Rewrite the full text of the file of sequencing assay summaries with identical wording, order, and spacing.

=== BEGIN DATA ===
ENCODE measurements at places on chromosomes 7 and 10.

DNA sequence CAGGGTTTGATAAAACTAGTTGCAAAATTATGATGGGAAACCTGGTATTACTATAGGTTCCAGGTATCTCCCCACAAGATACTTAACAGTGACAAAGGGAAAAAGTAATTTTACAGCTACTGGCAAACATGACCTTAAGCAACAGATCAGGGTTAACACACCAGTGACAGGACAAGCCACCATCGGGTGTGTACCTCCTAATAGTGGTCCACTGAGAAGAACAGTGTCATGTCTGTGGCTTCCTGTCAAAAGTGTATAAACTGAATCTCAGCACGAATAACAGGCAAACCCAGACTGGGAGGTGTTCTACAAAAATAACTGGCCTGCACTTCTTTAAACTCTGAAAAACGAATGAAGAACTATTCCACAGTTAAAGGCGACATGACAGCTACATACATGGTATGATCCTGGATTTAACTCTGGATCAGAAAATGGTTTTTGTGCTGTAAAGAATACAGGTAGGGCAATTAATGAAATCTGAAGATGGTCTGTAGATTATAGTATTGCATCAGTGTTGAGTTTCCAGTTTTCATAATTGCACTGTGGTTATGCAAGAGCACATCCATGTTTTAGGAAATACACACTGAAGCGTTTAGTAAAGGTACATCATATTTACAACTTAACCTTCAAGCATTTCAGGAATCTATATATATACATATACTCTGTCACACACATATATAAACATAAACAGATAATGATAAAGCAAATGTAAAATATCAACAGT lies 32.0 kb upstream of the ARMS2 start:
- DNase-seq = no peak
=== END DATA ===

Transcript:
ENCODE measurements at places on chromosomes 7 and 10.

DNA sequence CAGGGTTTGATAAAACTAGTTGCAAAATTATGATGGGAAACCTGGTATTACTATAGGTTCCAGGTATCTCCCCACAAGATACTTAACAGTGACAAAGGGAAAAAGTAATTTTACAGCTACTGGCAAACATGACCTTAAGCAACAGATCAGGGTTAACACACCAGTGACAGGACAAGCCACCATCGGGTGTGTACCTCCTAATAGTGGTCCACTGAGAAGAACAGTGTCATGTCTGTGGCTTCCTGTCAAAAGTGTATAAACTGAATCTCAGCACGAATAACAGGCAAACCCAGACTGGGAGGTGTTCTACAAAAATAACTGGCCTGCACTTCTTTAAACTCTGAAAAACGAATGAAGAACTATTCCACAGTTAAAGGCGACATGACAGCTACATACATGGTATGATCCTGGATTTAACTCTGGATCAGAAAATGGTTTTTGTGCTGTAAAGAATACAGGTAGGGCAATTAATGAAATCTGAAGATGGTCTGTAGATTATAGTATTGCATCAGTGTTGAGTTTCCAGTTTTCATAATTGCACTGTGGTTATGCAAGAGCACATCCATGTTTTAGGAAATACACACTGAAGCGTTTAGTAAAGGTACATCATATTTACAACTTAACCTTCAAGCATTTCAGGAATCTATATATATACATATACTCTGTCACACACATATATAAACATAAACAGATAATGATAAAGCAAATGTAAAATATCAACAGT lies 32.0 kb upstream of the ARMS2 start:
- DNase-seq = no peak